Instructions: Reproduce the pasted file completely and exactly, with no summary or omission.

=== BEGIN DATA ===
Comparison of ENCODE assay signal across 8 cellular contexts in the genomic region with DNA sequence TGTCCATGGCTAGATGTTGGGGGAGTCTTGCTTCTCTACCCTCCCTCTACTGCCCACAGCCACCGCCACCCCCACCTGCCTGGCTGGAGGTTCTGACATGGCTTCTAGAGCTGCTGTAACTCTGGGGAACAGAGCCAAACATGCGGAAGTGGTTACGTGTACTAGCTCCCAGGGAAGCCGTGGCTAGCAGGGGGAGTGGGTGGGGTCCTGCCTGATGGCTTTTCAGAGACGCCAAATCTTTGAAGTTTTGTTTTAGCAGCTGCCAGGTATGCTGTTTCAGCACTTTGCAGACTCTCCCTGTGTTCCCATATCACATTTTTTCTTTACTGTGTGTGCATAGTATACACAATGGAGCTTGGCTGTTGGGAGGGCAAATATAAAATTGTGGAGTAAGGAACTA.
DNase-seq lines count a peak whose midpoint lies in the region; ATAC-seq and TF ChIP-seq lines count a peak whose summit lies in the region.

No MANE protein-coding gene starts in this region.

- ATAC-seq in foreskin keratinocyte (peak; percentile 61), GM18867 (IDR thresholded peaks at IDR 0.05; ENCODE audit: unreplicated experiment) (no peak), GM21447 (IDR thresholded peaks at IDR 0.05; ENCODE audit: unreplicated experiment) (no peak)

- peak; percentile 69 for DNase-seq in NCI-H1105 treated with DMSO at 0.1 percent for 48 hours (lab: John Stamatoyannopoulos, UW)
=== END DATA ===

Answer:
Comparison of ENCODE assay signal across 8 cellular contexts in the genomic region with DNA sequence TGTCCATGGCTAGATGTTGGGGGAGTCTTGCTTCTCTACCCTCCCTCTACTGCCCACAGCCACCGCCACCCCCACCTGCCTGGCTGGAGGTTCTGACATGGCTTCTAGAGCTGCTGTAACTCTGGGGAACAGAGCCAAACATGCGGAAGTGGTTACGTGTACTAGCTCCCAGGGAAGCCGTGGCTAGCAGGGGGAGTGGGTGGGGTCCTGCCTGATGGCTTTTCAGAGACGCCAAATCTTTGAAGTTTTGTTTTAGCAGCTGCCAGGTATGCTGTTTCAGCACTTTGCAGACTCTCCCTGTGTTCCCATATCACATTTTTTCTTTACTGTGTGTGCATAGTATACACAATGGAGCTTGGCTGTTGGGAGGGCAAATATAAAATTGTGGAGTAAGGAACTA.
DNase-seq lines count a peak whose midpoint lies in the region; ATAC-seq and TF ChIP-seq lines count a peak whose summit lies in the region.

No MANE protein-coding gene starts in this region.

- ATAC-seq in foreskin keratinocyte (peak; percentile 61), GM18867 (IDR thresholded peaks at IDR 0.05; ENCODE audit: unreplicated experiment) (no peak), GM21447 (IDR thresholded peaks at IDR 0.05; ENCODE audit: unreplicated experiment) (no peak)

- peak; percentile 69 for DNase-seq in NCI-H1105 treated with DMSO at 0.1 percent for 48 hours (lab: John Stamatoyannopoulos, UW)